Natural Boulder retaining walls

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Old 01-10-13, 10:46 AM
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Natural Boulder retaining walls

Does anyone have any experience with building natural boulder retaining walls? I've read a bunch about them and just wanted to get the thoughts of some people here. This wouldnt be a true DIY project, more of a design it myself. My lot sits in the middle ground of two hills (smallish hills, on about 4ft high and the other maybe 6ft high). A local quarry (SE PA) sells their boulders for $60/ton with 4-5 boulders equaling a ton. I love the natural look of the boulders (they're cut with flat sides, so made for stacking, etc) and feel they'd be aesthetically and economically appealing. I have read that the normal water run-off measures are unnecessary with walls of this type since water can seep thru the spaces between the rocks (would still have it built on a 6"-8" layer of stone and backfilled with stone) and was wondering if this is true and if there are any other issues to be aware of regarding a wall such as this. Thanks in advance.
 
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Old 01-10-13, 11:08 AM
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I have one dry stack retaining wall made of 2 ton concrete blocks 10 feet high and stacked on virgin earth with no drainage other than what occurs between the blocks. Still, almost 11 years old and with no foundation it's still straight with no sign of movement. I also have numerous dry stack natural field stone & boulder walls of varying ages and they also hold up incredibly well and with no maintenance.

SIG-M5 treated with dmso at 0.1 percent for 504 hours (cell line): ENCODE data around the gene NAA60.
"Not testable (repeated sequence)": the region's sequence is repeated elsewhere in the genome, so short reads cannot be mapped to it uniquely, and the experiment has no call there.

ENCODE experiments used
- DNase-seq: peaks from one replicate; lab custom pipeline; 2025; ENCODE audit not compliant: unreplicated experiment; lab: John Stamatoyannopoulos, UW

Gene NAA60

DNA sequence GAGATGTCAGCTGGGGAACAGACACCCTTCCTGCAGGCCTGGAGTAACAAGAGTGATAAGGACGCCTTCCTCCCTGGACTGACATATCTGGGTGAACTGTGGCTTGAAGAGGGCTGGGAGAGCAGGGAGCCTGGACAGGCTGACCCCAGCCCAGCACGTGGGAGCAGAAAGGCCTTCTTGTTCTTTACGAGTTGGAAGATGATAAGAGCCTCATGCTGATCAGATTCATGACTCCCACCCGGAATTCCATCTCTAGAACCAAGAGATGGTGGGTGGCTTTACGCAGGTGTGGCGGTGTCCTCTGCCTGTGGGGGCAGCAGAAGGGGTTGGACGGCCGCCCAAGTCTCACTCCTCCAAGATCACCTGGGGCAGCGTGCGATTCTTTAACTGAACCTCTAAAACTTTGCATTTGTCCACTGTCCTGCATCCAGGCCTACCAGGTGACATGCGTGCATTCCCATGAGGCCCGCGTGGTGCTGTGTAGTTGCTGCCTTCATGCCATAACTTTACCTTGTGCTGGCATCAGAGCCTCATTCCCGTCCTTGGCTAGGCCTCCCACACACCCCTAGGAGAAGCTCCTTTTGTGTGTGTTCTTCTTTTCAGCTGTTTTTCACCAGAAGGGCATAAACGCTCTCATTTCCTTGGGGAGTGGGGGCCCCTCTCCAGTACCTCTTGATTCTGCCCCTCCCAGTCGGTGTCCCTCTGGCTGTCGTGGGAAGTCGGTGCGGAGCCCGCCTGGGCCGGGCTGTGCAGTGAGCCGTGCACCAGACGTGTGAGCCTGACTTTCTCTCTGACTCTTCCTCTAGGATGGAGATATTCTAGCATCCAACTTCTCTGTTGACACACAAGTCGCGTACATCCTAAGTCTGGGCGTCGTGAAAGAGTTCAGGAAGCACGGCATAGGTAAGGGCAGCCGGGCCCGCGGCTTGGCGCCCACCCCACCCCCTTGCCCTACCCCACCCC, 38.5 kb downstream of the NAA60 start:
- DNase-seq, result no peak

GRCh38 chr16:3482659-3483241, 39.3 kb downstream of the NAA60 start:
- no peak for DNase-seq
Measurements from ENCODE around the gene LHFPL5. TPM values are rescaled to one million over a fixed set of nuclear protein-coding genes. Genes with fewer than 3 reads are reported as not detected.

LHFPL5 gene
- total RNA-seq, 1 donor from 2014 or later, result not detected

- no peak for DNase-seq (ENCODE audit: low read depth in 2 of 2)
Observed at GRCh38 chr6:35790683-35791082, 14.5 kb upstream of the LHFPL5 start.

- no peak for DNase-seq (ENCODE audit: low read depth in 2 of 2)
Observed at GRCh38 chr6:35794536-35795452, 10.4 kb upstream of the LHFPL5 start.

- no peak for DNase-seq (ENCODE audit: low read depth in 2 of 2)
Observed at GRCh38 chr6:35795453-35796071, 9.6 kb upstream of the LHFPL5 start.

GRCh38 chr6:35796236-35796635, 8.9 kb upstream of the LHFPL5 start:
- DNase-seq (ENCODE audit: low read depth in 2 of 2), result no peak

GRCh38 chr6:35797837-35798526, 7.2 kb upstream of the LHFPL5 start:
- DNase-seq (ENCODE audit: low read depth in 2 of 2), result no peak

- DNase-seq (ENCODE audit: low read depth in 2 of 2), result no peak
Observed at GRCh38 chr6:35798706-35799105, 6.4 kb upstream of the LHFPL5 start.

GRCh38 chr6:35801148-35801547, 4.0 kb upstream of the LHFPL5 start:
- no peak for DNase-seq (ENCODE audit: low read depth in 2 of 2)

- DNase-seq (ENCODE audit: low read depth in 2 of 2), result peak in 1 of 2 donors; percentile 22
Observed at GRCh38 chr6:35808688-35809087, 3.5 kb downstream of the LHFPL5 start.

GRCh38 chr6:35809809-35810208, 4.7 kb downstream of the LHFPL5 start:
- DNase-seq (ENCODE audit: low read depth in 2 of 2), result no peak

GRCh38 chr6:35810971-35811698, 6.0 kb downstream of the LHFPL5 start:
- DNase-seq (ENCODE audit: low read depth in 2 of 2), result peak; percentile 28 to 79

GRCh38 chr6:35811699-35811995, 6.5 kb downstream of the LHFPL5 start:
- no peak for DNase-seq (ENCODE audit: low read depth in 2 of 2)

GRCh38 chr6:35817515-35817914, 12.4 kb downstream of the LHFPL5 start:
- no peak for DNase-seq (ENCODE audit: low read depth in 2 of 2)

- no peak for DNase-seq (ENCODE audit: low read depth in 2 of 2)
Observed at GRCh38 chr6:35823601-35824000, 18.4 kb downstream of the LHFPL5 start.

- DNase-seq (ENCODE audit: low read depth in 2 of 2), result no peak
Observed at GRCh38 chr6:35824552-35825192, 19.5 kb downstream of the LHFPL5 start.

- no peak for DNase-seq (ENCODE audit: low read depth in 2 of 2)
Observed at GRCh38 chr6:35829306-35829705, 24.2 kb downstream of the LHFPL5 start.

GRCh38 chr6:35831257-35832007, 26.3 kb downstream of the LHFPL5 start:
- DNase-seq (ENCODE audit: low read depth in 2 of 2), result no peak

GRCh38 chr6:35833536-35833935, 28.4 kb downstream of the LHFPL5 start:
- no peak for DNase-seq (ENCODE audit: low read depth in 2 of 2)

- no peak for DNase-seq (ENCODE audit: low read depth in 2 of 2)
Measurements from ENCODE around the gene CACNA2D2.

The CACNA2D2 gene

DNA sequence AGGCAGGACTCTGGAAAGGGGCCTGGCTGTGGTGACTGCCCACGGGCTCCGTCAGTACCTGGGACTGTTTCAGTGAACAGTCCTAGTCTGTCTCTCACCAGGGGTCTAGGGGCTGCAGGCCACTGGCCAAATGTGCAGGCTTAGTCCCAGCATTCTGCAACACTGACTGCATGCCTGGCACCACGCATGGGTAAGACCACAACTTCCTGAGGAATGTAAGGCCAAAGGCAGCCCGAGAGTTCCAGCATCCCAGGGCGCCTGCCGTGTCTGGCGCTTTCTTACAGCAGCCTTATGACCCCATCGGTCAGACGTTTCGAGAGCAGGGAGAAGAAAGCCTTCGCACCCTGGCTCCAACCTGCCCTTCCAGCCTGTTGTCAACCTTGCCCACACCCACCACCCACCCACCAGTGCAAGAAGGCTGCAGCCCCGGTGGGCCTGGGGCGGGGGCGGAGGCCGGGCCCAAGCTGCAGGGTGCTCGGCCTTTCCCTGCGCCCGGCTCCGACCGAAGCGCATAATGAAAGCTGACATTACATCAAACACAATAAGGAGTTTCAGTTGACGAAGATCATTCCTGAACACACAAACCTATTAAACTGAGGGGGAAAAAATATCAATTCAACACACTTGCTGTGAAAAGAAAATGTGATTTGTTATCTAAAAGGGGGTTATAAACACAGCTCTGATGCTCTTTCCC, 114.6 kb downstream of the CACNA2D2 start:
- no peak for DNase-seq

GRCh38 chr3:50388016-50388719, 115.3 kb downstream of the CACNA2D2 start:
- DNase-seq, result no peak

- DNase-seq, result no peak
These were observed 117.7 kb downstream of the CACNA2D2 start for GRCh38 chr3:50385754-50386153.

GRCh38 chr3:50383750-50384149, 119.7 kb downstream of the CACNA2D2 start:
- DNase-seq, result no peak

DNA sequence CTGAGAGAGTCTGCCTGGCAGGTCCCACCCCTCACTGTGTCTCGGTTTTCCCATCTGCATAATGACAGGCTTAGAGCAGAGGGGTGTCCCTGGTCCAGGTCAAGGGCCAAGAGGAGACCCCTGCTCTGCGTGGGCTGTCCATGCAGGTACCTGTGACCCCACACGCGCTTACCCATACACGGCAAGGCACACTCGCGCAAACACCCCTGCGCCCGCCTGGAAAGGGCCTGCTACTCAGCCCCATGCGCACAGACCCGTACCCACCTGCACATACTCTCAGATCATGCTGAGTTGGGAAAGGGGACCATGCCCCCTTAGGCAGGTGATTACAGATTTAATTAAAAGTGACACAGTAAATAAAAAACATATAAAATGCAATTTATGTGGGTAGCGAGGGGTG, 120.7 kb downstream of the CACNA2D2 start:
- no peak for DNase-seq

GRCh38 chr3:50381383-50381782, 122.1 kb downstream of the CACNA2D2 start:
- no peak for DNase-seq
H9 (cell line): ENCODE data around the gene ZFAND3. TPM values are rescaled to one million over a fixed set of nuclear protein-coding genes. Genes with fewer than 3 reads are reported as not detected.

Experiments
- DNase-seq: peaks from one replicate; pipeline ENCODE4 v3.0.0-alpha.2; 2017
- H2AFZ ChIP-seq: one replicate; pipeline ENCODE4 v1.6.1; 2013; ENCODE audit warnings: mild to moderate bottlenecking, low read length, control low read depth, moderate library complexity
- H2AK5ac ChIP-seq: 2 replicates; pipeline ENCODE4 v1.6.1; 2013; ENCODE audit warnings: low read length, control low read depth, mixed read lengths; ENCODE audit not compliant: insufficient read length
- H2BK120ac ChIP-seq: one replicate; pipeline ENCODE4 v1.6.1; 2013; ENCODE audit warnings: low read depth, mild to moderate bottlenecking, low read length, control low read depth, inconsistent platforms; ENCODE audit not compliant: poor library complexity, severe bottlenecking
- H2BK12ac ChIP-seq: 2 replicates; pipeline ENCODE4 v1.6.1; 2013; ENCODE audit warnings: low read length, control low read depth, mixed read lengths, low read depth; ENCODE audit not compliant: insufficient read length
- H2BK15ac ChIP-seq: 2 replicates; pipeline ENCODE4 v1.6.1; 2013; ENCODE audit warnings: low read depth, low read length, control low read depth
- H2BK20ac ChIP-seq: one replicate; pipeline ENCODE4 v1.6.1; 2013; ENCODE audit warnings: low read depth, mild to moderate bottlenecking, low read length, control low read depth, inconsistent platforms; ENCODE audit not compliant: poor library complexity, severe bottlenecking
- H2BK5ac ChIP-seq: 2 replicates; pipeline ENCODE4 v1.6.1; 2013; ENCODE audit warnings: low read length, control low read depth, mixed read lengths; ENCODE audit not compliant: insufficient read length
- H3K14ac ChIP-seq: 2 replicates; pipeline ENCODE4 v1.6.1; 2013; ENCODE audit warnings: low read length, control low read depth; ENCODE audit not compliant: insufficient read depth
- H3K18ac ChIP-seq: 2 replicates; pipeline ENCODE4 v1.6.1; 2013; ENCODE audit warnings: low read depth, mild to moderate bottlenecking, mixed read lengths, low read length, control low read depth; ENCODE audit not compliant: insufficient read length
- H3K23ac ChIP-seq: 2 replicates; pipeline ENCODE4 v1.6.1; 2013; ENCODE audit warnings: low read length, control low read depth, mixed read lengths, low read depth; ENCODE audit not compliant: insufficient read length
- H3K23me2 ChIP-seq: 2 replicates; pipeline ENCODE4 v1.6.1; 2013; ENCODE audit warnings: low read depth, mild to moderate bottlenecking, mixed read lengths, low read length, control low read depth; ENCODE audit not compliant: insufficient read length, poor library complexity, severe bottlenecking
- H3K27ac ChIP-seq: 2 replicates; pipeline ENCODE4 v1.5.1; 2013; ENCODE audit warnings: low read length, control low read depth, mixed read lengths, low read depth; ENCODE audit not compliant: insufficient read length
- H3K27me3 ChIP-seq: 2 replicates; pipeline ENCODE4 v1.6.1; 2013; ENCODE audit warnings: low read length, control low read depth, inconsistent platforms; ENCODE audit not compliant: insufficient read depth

Any failures are all related to the stone I use. It's all from my property and neighboring fields and of varying quality. Some of the poorer quality stones crack after several winters but the walls still stand and look great.

There's a reason walls like that can last for thousands of years. It just works. Stone & gravity. Not much to go wrong if done somewhat properly.
 
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Old 01-10-13, 01:21 PM
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Dane,
Thanks for the response. What you said is what I figured to be true. It's one thing for the earth to heave a bunch of 20lb concrete retaining wall blocks, its entirely different to heave a bunch (or any) large natural boulders.

One additional question, do you live in a "permit-intensive" area and if so, did you seek out permits for your walls? If you did, how much push-back did you receive to not installing the type of drainage that a block retaining wall would require?

Chris
 

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Old 01-10-13, 04:04 PM
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Just wanted to throw in here....

Many homes in this area are built on giant piles of dirt (20-50+')..then a big loader crawls up there and stacks boulders all around the mound. AFAIK...I never saw any fabric or screens of any sort put in. I'm guessing they may have some sort or drainage system...but I never saw it during construction.